2019 ISSR Summer Conference:

Religion, Evolution

and

Social Bonding

The conference has now concluded. Please stay tuned for post-conference materials and details.

 
 

About the Conference

This conference, which took place from 21-24 July at Eynsham Hall Hotel outside of Oxford, was open to all evolutionary approaches to religion, but focused particularly on themes relating to the current ISSR research project — Religion and the Social Brain. Conference themes included the following:

·     How religion gradually evolved, and when it really became ‘religion.’

·     The interplay of social, biological and cognitive factors in the evolution of religion.

·     The particular contribution of religion to social bonding and group size.

·     The positive contribution that religion made to human evolution more generally.

·     Evolutionary perspectives on contemporary religion.

·     The theological and philosophical significance of the evolution of religion

Plenary speakers included:

  • Robin Dunbar 

  • Celia Deane-Drummond

  • Emmanuelle Honoré 

  • James W Jones

  • Richard Sosis

Presentations by members of the Religion and the Social Brain research team included:

  • Miguel Farias

  • Léon Turner

  • Joseph Watts

  • Fraser Watts

  • Simon Dein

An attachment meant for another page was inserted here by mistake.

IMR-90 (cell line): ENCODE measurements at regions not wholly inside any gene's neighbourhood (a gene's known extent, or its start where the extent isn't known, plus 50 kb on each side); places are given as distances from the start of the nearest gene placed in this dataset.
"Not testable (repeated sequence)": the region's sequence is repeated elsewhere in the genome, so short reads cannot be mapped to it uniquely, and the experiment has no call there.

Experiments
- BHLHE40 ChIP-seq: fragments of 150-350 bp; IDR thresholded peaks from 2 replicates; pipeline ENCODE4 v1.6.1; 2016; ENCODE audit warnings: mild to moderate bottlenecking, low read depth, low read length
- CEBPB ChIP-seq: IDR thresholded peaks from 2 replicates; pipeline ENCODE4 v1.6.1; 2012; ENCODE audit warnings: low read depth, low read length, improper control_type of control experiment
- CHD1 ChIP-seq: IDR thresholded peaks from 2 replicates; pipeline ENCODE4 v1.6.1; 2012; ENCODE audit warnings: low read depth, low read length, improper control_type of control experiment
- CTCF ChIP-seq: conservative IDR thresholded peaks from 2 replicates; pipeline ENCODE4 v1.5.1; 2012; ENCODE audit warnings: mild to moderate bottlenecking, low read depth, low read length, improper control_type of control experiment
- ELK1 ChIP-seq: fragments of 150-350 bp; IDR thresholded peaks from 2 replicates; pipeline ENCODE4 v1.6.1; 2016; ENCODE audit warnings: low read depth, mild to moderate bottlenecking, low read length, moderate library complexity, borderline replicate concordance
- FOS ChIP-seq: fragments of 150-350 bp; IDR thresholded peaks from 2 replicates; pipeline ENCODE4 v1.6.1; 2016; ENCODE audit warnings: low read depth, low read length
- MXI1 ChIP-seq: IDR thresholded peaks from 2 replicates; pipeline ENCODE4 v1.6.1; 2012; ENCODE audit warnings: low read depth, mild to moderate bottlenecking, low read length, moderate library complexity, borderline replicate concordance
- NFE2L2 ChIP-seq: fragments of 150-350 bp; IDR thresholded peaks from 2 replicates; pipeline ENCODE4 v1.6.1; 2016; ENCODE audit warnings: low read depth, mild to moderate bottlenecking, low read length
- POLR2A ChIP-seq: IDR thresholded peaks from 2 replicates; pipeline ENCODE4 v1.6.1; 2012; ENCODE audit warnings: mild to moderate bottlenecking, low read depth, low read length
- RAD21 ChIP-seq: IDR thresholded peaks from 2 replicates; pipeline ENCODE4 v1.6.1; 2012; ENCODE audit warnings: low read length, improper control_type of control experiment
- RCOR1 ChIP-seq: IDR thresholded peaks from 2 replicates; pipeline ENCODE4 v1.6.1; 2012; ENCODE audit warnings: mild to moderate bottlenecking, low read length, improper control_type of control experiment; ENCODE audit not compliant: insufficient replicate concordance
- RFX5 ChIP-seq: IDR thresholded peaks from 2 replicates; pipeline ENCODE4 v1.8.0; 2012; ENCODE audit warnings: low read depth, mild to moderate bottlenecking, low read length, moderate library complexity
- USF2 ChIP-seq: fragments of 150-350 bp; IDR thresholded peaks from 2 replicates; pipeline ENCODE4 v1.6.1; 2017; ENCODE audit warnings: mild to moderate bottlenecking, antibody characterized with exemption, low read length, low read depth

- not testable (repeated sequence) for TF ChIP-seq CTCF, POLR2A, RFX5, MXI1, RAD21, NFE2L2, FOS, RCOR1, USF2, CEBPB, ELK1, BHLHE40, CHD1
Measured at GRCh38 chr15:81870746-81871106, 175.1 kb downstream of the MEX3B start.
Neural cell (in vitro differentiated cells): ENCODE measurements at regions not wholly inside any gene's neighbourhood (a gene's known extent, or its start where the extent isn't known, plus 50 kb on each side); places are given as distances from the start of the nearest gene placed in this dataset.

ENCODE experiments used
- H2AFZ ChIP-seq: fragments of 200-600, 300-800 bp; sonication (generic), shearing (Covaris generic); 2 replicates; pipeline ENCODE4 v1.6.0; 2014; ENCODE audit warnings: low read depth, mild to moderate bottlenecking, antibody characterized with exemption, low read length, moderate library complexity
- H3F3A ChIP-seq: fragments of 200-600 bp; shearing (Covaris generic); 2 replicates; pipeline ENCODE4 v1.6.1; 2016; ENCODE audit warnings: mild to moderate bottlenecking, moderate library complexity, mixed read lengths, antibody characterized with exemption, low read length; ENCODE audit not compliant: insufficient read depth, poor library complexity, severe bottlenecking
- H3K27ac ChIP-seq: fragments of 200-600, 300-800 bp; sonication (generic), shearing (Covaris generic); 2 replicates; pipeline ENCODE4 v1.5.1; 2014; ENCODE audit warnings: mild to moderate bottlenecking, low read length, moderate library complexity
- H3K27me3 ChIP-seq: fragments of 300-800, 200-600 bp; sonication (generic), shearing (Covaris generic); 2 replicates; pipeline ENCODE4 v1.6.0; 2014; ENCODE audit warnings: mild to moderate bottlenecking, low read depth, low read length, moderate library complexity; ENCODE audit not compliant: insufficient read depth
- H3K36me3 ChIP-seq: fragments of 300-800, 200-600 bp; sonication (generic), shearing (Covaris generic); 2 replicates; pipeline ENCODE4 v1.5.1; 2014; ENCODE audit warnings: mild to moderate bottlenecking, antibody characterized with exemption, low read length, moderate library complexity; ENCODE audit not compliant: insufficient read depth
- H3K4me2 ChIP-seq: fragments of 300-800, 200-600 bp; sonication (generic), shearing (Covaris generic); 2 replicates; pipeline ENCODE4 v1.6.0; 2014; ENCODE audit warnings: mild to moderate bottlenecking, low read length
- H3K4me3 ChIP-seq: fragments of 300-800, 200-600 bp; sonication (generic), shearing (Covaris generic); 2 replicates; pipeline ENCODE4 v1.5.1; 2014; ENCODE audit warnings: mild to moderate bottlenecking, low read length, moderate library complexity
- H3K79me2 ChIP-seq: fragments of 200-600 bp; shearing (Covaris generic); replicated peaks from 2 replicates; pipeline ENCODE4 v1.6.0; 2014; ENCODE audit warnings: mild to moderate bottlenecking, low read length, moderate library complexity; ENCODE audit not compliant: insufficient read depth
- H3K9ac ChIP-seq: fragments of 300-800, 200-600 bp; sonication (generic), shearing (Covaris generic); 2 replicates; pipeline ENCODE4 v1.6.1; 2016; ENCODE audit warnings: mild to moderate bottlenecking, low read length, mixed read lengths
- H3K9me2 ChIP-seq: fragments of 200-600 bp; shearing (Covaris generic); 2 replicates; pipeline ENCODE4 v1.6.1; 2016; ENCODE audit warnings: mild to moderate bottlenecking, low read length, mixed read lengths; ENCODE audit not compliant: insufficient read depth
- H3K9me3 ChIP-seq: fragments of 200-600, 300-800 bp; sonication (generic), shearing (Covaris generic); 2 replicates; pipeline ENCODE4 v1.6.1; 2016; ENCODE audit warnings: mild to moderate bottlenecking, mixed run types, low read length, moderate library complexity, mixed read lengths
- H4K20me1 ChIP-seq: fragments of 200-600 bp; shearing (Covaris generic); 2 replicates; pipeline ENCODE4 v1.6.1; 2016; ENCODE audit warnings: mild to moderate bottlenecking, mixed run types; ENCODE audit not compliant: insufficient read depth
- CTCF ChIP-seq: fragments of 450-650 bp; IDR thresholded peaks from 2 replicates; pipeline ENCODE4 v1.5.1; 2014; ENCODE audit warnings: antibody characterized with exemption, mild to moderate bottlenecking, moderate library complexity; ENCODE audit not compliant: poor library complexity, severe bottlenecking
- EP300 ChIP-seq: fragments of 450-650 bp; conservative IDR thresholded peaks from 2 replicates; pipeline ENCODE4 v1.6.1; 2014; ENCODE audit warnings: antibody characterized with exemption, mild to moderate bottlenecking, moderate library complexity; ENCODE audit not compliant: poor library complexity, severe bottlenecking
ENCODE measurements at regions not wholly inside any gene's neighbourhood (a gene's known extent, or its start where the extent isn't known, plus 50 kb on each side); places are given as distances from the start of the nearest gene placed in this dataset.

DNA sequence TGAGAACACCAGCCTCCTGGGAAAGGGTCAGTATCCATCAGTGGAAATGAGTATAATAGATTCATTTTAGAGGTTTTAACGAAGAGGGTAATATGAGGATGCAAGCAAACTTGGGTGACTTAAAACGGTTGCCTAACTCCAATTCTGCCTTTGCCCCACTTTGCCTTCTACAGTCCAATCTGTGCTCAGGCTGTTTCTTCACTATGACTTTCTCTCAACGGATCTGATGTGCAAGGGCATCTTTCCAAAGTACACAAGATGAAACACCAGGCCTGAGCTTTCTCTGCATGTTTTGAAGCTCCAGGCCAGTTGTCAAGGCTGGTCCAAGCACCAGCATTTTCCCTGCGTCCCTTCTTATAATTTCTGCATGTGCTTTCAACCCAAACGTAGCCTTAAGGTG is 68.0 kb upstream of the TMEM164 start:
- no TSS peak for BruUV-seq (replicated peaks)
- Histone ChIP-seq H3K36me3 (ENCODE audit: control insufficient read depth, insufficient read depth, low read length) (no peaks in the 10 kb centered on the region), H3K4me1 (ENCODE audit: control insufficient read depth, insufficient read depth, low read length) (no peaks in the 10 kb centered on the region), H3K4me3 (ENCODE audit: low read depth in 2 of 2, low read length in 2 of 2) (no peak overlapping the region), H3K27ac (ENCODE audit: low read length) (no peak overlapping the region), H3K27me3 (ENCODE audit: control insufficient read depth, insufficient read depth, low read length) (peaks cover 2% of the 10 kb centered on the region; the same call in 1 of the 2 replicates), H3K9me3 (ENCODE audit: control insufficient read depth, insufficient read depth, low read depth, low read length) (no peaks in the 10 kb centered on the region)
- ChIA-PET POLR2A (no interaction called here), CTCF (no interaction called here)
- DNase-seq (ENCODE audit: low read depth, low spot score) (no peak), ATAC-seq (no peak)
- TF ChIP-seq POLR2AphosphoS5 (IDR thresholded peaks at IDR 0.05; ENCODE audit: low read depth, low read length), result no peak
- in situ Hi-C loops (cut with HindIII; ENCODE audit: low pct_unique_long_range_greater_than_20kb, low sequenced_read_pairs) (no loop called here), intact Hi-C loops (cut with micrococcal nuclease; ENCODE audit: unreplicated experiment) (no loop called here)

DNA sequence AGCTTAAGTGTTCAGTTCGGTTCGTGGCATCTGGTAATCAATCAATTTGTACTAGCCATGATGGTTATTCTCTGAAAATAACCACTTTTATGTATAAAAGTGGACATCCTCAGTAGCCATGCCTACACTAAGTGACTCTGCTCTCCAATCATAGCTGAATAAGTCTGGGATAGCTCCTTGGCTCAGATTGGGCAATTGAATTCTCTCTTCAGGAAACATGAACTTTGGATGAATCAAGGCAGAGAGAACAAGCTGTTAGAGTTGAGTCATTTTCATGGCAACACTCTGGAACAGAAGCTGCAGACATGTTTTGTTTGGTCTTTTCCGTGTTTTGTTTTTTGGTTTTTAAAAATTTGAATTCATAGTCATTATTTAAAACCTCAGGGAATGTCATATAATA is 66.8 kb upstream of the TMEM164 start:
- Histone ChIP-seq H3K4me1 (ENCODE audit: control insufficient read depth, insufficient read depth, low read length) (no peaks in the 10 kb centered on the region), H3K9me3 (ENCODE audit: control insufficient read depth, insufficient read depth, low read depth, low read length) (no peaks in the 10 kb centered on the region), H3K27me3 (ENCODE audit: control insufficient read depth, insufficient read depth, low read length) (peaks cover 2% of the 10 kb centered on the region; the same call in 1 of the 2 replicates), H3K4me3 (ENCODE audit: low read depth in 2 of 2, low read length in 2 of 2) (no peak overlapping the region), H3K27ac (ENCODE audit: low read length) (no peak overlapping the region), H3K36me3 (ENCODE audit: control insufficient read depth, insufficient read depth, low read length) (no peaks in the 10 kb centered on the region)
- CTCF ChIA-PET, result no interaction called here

About the Religion and Social Brain Project

This project, funded by the Templeton Religion Trust, is developing an approach to the evolution of religion drawing on the Social Brain hypothesis of Professor Robin Dunbar. There is a particular focus on the synchronous rhythmic movement of trance dancing, and the effects of that on the endorphin system, and on social bonding and group size. The research includes:

·      Phylogenetic analyses of religion in Hunter-gatherer societies

·      Empirical studies of contemporary religion inspired by Social Brain theory

·      Explorations of the philosophical and theological significance of the Social Brain approach to religion.

 

For more about the project, please click the picture below:

Religion and the Social Brain

by Fraser Watts

 

 
 

 
 

 

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